Thursday, July 28, 2016

Finding the connections

I've been writing about my daily drawing adventures for a couple of weeks, and finished up that thread on Monday with the remark, "And now that I've brought you up to date, I promise to write about fiber art for a while, not drawing."

Then someone left a comment, "You say drawing and fiber art like they have no connection with each other."

So let me defend my remark.  First off, what are we talking about?  To me, "fiber art" means my serious work in quilting and other fiber formats; work that I would enter in shows or want to be in my career retrospective.  I think I'm pretty accomplished in these formats: I can often get into the good shows, maybe even win a prize, I can teach and write books about this line of work.

In addition to my serious fiber work, I always have some side projects going that don't rise to that level of importance or achievement.  Specifically, every year I do a daily art project, often chosen as a way to force myself to try something new and unfamiliar.  I did two years of daily photography and three years of daily collage.  In both cases my initial apprehension and inexperience gave way through practice to better technique, a better eye, a personal style, but I can't say that they had any influence on my fiber art, or vice versa.

For many people, of course, there's a big connection between drawing and fiber art.  Lots of fiber artists use drawing as an integral part of their serious work, such as these two examples from Quilt National '15, where the quilted line forms the image.

Paula Kovarik, Insomnia: His and Hers  (detail)

Brigitte Kopp, On Her Road To... (detail)

I don't think that's going to happen in my own work; I'm going down a very different road these days.  I admit that a few times in my daily drawing I've used curvy lines that greatly resemble a particular quilting style that I used to do a lot, but I didn't feel the patter of little feet migrating from one medium to the other.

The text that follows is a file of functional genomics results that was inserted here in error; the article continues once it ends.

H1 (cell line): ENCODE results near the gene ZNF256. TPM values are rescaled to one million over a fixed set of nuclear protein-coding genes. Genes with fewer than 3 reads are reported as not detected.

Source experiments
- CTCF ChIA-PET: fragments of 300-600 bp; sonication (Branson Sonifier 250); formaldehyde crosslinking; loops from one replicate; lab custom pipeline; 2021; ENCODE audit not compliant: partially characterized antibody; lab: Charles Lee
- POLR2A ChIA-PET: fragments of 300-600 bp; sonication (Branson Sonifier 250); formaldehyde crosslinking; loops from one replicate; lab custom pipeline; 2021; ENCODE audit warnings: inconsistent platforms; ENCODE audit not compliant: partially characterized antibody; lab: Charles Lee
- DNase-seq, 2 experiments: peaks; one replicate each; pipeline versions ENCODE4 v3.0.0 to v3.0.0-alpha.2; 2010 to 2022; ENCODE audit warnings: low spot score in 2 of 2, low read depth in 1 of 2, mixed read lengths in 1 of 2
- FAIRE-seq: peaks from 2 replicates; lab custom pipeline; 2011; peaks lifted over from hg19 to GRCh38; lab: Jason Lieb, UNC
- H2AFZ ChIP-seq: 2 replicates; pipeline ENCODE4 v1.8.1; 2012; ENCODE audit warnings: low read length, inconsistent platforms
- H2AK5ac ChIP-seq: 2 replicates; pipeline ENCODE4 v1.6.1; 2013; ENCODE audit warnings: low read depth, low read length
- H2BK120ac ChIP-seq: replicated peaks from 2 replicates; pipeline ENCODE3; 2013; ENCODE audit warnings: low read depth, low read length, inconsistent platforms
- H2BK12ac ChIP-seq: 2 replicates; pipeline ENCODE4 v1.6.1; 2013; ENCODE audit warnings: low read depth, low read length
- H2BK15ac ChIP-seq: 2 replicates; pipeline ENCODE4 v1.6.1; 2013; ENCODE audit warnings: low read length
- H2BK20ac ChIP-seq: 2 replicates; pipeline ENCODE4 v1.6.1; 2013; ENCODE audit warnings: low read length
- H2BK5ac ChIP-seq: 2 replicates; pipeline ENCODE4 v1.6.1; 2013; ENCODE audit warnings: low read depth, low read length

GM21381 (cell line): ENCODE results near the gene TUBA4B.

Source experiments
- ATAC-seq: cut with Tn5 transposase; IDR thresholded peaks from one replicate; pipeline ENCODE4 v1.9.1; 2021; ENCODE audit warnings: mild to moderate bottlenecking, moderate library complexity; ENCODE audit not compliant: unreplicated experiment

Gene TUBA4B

That said, I know that it often takes a long time for the artist to recognize connections in her own work, perhaps not until an outside observer points them out.  I used to think that my "postage stamp" quilts and my standard-format quilts were two entirely different bodies of work, until somebody commented that they're both little bits held together by fragile bonds.  Head slap / of course!!!

Kathleen Loomis, Postage 2: Regatta (detail)

Kathleen Loomis, Crazed 8: Incarceration (detail)

I have also noticed commonalities among my different approaches, such as the way text keeps creeping in despite my alleged attempts to keep it out.  That certainly happened in my quilts, again during the three years of daily collage and it may be wanting to occur in my daily drawings.

And I also see a recurring theme between my "tangle" drawings and my 3-D knotted constructions, although the sketchbook knots are a whole lot looser than those in real life.  I guess they too are fragile bonds barely holding things together.

Kathleen Loomis, Infusions (detail)

So are there connections between drawing and fiber art?  At this point, for me, I would say not many.  But who knows what might develop -- or what I might come to recognize -- in the future.


  1. I would say there are always connections when it comes to art (visual, music, performance, written). Not necessarily direct and obvious, but there.

    Mary Anne in Kentucky

  2. Life if just one big linked chain.